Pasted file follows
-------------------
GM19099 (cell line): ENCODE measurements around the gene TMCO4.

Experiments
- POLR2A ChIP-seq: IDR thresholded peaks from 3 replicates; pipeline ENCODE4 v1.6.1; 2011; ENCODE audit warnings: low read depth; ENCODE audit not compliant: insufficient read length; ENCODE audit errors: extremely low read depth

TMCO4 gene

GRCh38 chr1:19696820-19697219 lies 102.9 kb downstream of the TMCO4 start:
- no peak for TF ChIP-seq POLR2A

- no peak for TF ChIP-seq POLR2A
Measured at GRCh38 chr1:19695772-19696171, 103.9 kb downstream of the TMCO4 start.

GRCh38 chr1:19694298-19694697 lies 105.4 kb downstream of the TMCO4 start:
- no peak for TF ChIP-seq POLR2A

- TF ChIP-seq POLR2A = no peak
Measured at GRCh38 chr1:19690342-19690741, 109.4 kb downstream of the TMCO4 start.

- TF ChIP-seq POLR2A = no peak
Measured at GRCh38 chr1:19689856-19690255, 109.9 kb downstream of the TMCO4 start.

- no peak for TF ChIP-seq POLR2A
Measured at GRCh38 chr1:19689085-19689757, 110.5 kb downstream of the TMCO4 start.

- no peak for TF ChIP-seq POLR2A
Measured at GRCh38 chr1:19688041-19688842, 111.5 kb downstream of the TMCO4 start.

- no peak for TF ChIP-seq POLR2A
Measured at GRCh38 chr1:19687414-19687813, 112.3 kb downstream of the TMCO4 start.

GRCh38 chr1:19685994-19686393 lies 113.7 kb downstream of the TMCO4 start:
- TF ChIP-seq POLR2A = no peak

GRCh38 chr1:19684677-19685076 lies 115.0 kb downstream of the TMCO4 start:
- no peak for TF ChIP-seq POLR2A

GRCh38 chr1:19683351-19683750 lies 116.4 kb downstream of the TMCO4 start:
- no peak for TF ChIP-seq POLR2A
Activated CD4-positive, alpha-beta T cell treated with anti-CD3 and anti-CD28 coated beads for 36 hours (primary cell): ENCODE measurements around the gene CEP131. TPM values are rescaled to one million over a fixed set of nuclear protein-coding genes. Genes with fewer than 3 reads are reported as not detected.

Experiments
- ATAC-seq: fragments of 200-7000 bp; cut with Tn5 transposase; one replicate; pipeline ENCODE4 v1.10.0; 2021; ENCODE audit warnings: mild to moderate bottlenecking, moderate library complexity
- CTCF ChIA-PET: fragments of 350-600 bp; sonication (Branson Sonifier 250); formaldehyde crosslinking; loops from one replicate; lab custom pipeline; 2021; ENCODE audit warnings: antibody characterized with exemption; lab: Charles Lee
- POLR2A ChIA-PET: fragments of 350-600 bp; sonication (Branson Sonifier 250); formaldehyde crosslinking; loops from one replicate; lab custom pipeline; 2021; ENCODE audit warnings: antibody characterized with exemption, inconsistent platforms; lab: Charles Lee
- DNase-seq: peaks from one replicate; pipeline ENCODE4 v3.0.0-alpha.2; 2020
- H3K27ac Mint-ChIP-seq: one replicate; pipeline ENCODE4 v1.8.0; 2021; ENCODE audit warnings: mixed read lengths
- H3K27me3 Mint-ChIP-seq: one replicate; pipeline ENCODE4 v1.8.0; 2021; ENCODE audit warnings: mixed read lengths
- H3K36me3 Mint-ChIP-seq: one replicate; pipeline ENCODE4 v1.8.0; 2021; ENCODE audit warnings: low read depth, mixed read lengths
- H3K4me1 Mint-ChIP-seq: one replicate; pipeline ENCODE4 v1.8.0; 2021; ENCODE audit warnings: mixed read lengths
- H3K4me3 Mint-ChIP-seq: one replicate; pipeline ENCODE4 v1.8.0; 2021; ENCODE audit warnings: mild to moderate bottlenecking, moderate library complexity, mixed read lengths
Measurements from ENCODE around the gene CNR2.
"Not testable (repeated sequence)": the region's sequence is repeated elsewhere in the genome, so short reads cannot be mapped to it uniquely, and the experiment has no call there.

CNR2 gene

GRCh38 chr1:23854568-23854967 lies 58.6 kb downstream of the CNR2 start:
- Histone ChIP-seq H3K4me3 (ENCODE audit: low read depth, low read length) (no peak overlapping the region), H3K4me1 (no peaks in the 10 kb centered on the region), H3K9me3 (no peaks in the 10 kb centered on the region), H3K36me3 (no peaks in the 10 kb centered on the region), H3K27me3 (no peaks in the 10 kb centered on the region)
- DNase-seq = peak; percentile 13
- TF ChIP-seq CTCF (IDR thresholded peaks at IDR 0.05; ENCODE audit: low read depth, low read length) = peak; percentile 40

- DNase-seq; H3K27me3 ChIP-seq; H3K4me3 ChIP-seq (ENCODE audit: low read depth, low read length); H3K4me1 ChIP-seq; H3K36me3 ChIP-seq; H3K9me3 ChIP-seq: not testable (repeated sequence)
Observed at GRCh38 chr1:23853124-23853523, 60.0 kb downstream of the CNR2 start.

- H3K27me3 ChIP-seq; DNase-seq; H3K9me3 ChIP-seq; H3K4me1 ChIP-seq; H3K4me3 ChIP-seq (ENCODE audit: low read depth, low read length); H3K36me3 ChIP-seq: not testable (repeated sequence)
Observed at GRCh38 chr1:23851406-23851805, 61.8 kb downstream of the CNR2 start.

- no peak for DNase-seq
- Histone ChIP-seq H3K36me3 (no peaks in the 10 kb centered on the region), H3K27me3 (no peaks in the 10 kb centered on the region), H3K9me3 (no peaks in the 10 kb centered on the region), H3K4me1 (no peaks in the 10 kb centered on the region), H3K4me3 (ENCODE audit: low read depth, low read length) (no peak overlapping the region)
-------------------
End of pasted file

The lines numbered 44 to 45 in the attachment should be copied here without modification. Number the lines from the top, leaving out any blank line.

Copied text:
- TF ChIP-seq CTCF (IDR thresholded peaks at IDR 0.05; ENCODE audit: low read depth, low read length) = peak; percentile 40

- DNase-seq; H3K27me3 ChIP-seq; H3K4me3 ChIP-seq (ENCODE audit: low read depth, low read length); H3K4me1 ChIP-seq; H3K36me3 ChIP-seq; H3K9me3 ChIP-seq: not testable (repeated sequence)